The Basic Structure of the Federal Reserve System

The Federal Reserve System was created by the Federal Reserve Act in 1913 and began operating in 1914. The primary motivation for creating the Federal Reserve System was to address banking panics. The Fed is an unusual mixture of public and private elements. A network of 12 Federal Reserve Banks and 25 branches make up the Federal Reserve System under the general oversight of the Board of Governors.

The Reserve Banks serve banks, the U.S. Treasury, and, indirectly, the public. A Reserve Bank is often called a “banker’s bank,” storing currency and coin, and processing checks and electronic payments. Reserve Banks also supervise commercial banks in their regions.

All member banks hold stock in Reserve Banks and receive dividends. Unlike stockholders in a public company, banks cannot sell or trade their Fed stock. Reserve Banks interact directly with banks in their Districts through examinations and financial services.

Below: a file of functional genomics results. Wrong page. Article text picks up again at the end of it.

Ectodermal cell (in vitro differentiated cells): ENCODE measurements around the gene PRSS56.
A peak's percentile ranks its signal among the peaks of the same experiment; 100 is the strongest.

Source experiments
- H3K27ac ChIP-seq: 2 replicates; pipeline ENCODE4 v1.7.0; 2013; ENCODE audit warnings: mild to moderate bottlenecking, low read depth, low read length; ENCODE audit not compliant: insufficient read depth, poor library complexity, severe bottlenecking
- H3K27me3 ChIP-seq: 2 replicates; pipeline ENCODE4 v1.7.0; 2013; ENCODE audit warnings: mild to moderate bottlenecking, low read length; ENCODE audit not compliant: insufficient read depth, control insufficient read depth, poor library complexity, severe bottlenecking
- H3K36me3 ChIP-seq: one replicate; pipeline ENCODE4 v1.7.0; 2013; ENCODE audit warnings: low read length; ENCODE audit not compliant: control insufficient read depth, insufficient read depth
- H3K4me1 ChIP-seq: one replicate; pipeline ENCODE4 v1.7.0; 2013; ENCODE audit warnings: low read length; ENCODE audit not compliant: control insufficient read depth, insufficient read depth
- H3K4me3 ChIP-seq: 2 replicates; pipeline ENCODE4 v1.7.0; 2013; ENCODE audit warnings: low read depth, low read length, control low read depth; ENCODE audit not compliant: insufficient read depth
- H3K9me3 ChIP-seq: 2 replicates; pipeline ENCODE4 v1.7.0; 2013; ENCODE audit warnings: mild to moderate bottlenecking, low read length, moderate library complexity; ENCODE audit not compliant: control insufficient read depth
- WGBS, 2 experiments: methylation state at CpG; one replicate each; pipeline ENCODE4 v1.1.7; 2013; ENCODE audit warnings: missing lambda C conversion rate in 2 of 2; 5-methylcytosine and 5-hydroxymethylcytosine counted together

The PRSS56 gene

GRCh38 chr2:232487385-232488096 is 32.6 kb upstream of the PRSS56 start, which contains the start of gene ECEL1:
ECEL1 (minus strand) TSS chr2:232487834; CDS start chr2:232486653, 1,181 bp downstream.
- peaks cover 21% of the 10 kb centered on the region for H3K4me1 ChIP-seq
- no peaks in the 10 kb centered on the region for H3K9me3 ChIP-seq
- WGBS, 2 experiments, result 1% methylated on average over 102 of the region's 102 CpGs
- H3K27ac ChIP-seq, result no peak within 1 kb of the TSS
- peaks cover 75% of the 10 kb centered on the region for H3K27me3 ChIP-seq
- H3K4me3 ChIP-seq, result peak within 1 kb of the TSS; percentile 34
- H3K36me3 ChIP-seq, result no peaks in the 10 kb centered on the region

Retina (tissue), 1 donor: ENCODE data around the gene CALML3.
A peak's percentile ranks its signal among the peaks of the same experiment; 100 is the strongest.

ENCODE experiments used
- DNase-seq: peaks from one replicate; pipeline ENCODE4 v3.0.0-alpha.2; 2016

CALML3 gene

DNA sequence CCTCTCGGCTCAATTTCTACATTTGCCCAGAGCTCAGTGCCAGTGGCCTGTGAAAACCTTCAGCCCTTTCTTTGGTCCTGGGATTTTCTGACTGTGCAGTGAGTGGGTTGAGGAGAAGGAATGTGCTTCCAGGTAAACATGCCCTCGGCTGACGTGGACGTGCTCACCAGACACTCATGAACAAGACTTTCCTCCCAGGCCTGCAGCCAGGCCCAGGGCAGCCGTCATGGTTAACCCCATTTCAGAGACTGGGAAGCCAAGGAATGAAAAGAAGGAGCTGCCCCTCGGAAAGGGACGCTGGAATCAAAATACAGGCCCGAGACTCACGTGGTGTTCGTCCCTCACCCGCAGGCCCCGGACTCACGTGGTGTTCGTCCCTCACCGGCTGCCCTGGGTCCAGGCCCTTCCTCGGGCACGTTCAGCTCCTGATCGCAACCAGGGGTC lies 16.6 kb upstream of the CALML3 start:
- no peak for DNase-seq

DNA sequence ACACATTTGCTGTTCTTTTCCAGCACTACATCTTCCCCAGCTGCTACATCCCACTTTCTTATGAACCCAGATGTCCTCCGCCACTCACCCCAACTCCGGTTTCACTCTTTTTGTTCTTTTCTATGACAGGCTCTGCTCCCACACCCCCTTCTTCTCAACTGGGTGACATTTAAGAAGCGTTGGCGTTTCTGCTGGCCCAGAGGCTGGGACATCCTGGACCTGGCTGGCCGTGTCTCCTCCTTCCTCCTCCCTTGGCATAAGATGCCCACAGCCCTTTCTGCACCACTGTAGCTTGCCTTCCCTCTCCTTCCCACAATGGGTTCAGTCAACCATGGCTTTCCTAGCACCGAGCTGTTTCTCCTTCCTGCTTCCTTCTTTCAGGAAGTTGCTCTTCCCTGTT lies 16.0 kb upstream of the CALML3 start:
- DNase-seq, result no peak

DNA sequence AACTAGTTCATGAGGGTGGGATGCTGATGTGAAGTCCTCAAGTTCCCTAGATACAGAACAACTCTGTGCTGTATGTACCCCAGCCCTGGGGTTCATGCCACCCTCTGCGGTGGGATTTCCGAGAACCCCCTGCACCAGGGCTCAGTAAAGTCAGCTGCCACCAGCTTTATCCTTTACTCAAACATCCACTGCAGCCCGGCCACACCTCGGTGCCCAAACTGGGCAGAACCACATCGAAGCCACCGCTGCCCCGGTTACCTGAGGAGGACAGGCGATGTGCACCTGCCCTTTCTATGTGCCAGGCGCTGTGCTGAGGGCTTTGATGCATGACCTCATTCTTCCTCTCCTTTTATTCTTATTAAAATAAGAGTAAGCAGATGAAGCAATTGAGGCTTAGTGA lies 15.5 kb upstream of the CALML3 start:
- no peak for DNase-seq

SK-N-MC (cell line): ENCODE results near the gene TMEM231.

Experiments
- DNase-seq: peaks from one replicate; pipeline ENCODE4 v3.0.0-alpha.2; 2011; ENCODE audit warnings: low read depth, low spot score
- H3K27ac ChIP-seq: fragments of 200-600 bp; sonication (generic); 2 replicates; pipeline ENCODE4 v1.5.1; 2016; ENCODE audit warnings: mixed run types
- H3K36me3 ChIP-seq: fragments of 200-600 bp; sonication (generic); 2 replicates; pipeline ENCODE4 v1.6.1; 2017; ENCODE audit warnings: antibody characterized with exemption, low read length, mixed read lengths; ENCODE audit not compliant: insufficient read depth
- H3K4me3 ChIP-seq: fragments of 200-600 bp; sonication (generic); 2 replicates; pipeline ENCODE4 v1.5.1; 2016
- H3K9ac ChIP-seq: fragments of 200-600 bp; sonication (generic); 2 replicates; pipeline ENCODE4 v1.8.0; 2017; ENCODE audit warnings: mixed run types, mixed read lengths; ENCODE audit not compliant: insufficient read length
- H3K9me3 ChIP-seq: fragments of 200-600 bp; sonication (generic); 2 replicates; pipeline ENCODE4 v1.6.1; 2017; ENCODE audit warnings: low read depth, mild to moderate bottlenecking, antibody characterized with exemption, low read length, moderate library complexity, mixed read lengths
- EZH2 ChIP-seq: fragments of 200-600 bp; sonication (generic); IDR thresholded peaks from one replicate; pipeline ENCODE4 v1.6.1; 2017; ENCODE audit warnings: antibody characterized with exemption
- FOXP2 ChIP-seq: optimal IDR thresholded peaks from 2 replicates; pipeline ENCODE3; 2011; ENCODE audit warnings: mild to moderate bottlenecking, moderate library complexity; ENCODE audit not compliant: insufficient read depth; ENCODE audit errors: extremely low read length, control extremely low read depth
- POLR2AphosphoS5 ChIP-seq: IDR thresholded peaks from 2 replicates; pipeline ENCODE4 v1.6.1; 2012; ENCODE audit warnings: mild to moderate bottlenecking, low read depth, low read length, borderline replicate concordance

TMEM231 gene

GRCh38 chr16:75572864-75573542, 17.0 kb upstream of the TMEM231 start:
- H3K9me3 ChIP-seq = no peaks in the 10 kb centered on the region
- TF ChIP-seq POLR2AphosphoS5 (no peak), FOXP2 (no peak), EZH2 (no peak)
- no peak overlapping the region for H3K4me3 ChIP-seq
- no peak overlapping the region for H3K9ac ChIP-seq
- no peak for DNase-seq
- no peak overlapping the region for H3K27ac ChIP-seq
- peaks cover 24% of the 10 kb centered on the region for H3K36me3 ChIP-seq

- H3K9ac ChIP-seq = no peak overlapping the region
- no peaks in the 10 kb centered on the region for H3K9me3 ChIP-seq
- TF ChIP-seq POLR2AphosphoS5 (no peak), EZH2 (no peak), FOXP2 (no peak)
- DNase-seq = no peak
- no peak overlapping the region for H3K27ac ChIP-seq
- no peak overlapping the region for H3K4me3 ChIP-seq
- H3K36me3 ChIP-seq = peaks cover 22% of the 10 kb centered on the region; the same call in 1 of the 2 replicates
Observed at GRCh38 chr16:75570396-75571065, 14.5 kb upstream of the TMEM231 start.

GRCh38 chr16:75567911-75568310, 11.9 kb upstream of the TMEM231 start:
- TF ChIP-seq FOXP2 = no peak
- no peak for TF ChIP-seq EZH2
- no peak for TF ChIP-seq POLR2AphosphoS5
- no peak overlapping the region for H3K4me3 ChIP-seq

Approximately 38 percent of the 8,039 commercial banks in the United States are members of the Federal Reserve System. National banks must be members; state-chartered banks may join if they meet certain requirements. The member banks are stockholders of the Reserve Bank in their District and as such, are required to hold 3 percent of their capital as stock in their Reserve Banks.

In addition to the approximately 3,000 member banks, about 17,000 other depository institutions provide checkable deposits and other banking services. These depository institutions include nonmember commercial banks, savings banks, savings and loan associations, and credit unions. Although not formally part of the Federal Reserve System, these institutions are subject to System regulations, including reserve requirements, and have access to System payments services.